Tag Archives: Emotions post cancer

Cancer and Depression

3 Jun

I’ve written about post-cancer depression here before. It creeps in like a bad flu and when it happens most people are surprised. Depressed? Not me. I’m a fighter, fighting against cancer. Nothing’s gonna get me, no, nothing at all.

The truth is, post-cancer depression is a lot more complex than that. There is a sense of great loss and also a sense of betrayal that the body and soul will not ever return to normal.

And of all the books, websites that I’ve read, nothing describes it as succinct as Dana Jennings, a writer for the New York Times. Gosh I wish I could write like him!

“Partly, I think, I’m grieving for the person I was before I learned I had cancer. Mortality is no longer abstract, and a certain innocence has been lost.

And while the physical trauma is past, the stress lingers and brings with it days washed in fine shades of gray. In the same way that radiation has a half-life, stress does, too. We all ache to be the heroes of our own tales, right? Well, I’m not feeling too heroic these days.” – Dana Jennings

After Cancer, Ambushed by Depression : Dana Jennings, The New York Times

Have a peaceful and joyful day ahead.

Sex and Intimacy after Cancer

15 Dec

One of the things I realised after treatment is that life does not return to normal. Well, some say that you’ll get used to the new normal  and then they go on to tell you what the possible new normal is. When it is expected, it could be well tolerated without much struggle. However, more often than not the new state surfaces out of the blue and it hits you like a “wham!”, and all you can think of is, “is that the new me now? and how long does that last?”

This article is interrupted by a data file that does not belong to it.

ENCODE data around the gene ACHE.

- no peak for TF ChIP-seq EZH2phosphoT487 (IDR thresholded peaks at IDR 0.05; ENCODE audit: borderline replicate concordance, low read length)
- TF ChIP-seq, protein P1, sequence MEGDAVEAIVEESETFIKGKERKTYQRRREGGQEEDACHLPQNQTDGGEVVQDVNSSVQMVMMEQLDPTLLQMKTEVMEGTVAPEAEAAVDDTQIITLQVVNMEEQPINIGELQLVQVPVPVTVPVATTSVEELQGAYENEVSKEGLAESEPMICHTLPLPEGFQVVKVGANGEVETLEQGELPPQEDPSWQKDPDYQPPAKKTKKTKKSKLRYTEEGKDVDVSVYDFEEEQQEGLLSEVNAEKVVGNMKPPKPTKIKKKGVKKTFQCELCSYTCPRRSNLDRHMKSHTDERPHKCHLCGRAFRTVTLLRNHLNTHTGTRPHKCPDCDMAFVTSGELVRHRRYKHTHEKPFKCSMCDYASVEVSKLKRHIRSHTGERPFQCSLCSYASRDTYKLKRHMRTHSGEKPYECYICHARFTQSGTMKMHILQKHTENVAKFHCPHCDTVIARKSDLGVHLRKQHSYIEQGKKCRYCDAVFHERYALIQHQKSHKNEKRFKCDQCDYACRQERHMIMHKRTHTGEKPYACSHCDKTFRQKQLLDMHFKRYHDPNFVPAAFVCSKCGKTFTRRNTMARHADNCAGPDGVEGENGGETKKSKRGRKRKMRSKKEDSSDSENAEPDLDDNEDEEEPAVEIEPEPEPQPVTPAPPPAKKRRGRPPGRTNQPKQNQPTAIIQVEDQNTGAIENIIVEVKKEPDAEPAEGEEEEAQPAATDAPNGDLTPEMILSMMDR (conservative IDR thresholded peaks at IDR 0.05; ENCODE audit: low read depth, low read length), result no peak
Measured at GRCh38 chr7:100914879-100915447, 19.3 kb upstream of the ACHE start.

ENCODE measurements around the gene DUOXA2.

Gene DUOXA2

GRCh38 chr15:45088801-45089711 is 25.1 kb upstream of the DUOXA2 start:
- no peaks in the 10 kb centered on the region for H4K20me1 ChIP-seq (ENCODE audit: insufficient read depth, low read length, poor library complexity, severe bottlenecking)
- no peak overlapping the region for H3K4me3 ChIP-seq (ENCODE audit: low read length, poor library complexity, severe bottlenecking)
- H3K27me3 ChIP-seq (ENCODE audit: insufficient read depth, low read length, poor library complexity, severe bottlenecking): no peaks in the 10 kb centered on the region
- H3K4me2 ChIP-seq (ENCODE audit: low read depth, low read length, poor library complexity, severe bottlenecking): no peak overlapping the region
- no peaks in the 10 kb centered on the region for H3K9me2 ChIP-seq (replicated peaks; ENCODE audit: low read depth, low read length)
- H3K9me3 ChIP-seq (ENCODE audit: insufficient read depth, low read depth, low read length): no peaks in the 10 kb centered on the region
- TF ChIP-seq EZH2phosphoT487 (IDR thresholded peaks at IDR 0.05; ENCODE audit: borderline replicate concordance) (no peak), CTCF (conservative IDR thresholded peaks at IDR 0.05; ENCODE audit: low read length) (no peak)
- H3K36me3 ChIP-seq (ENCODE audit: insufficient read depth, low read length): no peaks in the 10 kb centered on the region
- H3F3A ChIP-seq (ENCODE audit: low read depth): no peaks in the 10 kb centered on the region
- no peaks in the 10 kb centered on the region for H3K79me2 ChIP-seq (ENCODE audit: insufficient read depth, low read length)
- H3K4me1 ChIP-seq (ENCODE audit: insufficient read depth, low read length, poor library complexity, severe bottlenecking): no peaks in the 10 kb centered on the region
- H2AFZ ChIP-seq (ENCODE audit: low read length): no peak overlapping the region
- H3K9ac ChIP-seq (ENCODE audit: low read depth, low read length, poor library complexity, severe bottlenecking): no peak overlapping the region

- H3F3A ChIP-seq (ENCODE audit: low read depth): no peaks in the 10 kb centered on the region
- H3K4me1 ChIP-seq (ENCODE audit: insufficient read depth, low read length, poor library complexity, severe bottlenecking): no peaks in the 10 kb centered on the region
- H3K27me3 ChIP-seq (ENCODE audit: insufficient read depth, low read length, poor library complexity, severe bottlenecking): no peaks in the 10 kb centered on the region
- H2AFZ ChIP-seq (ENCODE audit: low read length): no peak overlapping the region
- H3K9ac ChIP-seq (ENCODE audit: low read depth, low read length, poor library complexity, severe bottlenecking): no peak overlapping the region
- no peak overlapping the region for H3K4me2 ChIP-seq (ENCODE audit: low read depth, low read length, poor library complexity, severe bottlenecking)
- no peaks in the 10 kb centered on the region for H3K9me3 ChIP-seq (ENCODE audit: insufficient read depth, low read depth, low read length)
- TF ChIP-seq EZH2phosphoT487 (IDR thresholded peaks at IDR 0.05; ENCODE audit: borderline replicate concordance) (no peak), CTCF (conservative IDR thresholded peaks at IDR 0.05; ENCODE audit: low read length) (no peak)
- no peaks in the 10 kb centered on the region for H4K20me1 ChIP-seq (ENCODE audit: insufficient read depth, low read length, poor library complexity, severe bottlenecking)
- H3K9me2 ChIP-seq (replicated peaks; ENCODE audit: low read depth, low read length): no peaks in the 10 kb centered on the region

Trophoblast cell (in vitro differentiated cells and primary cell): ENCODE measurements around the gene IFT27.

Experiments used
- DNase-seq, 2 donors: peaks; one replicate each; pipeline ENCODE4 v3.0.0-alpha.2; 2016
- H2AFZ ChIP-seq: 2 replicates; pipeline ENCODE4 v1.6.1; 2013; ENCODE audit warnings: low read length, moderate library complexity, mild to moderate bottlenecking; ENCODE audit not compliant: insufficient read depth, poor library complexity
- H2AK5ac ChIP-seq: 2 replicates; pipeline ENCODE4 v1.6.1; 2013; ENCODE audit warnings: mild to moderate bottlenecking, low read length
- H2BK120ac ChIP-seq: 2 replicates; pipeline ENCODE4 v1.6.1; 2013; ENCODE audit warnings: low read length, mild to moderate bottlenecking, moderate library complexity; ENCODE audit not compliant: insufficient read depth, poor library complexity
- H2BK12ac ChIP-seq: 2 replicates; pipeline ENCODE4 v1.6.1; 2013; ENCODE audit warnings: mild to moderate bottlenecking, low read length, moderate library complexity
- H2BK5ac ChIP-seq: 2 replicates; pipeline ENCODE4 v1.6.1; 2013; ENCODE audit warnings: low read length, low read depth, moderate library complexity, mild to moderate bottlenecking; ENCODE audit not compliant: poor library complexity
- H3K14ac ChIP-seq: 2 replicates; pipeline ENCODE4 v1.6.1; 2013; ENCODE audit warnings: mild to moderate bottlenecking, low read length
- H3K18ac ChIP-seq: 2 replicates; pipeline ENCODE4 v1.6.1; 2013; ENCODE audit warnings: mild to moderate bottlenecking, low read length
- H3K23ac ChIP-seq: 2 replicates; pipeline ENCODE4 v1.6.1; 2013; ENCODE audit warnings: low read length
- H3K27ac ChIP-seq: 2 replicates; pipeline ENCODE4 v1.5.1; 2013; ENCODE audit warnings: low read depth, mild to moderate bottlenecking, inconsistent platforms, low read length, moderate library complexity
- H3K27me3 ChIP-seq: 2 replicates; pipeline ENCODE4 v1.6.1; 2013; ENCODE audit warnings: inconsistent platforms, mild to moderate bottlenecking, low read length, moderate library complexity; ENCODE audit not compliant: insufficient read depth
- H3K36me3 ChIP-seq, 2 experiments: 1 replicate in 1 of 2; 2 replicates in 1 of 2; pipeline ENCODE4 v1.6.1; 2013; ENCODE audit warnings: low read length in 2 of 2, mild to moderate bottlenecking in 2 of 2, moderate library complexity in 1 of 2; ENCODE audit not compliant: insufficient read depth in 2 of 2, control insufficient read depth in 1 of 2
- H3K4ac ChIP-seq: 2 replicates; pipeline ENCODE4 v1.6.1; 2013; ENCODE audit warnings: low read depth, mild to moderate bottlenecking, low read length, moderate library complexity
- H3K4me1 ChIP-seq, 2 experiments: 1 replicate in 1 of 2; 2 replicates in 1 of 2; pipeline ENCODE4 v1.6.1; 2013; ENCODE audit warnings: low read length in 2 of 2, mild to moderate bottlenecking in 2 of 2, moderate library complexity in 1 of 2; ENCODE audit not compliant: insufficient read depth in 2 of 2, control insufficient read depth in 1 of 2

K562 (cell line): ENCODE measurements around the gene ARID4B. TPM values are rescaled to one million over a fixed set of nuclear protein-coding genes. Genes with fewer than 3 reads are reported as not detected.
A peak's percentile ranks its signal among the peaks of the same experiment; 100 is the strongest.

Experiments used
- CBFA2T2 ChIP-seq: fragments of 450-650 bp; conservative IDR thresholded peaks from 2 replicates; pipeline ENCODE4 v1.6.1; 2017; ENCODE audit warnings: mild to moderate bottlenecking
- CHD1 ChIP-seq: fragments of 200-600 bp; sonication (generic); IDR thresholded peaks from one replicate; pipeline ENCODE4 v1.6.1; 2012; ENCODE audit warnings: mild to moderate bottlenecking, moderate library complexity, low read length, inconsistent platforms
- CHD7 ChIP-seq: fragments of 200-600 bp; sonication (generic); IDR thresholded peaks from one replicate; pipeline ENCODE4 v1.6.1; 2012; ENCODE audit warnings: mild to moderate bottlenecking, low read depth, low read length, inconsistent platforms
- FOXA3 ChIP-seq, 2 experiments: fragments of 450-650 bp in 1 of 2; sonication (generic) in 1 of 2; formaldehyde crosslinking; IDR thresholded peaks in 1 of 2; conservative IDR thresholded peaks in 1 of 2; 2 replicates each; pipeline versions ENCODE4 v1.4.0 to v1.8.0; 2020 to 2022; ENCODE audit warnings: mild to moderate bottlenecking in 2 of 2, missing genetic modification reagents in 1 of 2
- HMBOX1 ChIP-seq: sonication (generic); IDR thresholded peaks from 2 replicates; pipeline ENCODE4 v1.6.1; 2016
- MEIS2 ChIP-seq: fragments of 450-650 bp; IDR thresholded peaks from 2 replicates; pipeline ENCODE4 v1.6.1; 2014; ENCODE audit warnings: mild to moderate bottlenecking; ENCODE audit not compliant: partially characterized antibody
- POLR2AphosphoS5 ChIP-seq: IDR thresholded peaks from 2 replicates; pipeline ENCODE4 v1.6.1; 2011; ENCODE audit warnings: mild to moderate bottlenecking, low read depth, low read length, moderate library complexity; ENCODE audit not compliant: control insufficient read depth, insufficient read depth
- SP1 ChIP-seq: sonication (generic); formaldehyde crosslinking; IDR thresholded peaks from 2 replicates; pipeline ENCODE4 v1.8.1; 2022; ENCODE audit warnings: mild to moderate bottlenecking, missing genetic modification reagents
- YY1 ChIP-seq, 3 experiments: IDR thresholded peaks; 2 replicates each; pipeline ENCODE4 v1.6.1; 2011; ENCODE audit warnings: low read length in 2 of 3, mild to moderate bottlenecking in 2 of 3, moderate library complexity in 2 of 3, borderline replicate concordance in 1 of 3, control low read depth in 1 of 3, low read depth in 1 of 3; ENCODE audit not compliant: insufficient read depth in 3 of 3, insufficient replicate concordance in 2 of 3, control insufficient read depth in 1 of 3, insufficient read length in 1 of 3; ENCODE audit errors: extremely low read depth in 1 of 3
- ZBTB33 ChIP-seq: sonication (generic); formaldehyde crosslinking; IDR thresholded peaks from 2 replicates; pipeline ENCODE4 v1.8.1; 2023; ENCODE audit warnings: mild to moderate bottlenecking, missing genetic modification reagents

I came across this educational talk posted on the Livestrong blog about sex and intimacy after cancer. After treatment ended, I found myself not interested in engaging intimately with my partner. There are many reasons: don’t feel like it, not in the mood and pain. Coming to terms with the new self is a slow process and takes a great deal of communication. I remember being confused about the fear of intimacy and love – does that mean I’m not in love with him anymore? – and having to dissect what my emotions are before attempting to speak to my partner about it. I didn’t feel like a woman, more like a sexless person who has the technical functions of a female human being.

Speaking about it allows your partner to understand what you are going through. First of all it is a good thing for your partner to know that you are not rejecting him. Second of all, it reinforces the idea that you are still in the process of recovering and hence he knows what to expect – certainly not back to your pre-cancer normal. Best of all, if you can talk about it and laugh about it, it certainly helps with your relationship.

There are lots of information out there with coping with sex and intimacy after cancer. Here is the link to the livestrong video and it also comes with a handout which you can print out. This page at the National Cancer Institute also has information about how to cope with your sexual life after cancer. At the end of day, be patient and kind to yourself. Dealing cancer has been difficult and now you still have to deal with it?? WTF? I know, I feel that at times too. But moping around doesn’t really help. So focus on the positive and remember that life can sometimes throw you many curveballs, it is really up to you to make the best out of it. If in doubt, a loving hug to your dearly beloved or a relaxing massage never fails.